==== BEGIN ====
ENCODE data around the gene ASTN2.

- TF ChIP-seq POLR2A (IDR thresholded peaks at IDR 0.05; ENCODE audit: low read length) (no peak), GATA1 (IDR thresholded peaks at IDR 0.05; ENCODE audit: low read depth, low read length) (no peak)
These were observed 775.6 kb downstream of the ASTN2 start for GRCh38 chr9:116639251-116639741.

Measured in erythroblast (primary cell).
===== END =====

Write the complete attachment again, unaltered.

ENCODE data around the gene ASTN2.

- TF ChIP-seq POLR2A (IDR thresholded peaks at IDR 0.05; ENCODE audit: low read length) (no peak), GATA1 (IDR thresholded peaks at IDR 0.05; ENCODE audit: low read depth, low read length) (no peak)
These were observed 775.6 kb downstream of the ASTN2 start for GRCh38 chr9:116639251-116639741.

Measured in erythroblast (primary cell).